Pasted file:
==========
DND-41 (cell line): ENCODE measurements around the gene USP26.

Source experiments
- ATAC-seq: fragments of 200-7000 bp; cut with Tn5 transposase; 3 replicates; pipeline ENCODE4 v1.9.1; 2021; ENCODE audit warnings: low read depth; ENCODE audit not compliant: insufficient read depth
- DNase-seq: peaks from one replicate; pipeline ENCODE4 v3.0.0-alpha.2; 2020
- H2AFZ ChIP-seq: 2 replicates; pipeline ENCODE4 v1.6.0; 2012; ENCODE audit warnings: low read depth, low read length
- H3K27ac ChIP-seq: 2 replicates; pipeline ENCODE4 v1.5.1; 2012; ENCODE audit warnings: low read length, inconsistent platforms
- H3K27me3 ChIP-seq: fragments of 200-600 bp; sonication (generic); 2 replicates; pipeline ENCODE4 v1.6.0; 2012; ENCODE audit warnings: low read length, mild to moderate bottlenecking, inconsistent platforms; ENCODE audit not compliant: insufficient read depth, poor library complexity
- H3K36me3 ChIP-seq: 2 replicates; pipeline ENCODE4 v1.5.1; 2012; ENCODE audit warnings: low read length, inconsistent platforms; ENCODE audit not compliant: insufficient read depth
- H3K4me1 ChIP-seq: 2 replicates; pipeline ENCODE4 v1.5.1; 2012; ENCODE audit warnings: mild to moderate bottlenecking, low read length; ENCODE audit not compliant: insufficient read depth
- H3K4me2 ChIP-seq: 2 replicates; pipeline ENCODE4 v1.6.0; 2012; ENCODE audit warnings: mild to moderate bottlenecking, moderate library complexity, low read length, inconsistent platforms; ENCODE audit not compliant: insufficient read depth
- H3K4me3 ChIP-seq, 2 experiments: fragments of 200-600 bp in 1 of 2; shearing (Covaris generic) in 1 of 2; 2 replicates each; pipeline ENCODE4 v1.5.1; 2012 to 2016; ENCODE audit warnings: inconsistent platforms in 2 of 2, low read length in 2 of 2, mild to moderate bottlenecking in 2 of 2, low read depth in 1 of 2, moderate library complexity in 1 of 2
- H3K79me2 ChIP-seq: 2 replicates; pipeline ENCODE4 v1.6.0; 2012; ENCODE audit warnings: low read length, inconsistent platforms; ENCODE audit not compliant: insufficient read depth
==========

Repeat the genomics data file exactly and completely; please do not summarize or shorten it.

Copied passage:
DND-41 (cell line): ENCODE measurements around the gene USP26.

Source experiments
- ATAC-seq: fragments of 200-7000 bp; cut with Tn5 transposase; 3 replicates; pipeline ENCODE4 v1.9.1; 2021; ENCODE audit warnings: low read depth; ENCODE audit not compliant: insufficient read depth
- DNase-seq: peaks from one replicate; pipeline ENCODE4 v3.0.0-alpha.2; 2020
- H2AFZ ChIP-seq: 2 replicates; pipeline ENCODE4 v1.6.0; 2012; ENCODE audit warnings: low read depth, low read length
- H3K27ac ChIP-seq: 2 replicates; pipeline ENCODE4 v1.5.1; 2012; ENCODE audit warnings: low read length, inconsistent platforms
- H3K27me3 ChIP-seq: fragments of 200-600 bp; sonication (generic); 2 replicates; pipeline ENCODE4 v1.6.0; 2012; ENCODE audit warnings: low read length, mild to moderate bottlenecking, inconsistent platforms; ENCODE audit not compliant: insufficient read depth, poor library complexity
- H3K36me3 ChIP-seq: 2 replicates; pipeline ENCODE4 v1.5.1; 2012; ENCODE audit warnings: low read length, inconsistent platforms; ENCODE audit not compliant: insufficient read depth
- H3K4me1 ChIP-seq: 2 replicates; pipeline ENCODE4 v1.5.1; 2012; ENCODE audit warnings: mild to moderate bottlenecking, low read length; ENCODE audit not compliant: insufficient read depth
- H3K4me2 ChIP-seq: 2 replicates; pipeline ENCODE4 v1.6.0; 2012; ENCODE audit warnings: mild to moderate bottlenecking, moderate library complexity, low read length, inconsistent platforms; ENCODE audit not compliant: insufficient read depth
- H3K4me3 ChIP-seq, 2 experiments: fragments of 200-600 bp in 1 of 2; shearing (Covaris generic) in 1 of 2; 2 replicates each; pipeline ENCODE4 v1.5.1; 2012 to 2016; ENCODE audit warnings: inconsistent platforms in 2 of 2, low read length in 2 of 2, mild to moderate bottlenecking in 2 of 2, low read depth in 1 of 2, moderate library complexity in 1 of 2
- H3K79me2 ChIP-seq: 2 replicates; pipeline ENCODE4 v1.6.0; 2012; ENCODE audit warnings: low read length, inconsistent platforms; ENCODE audit not compliant: insufficient read depth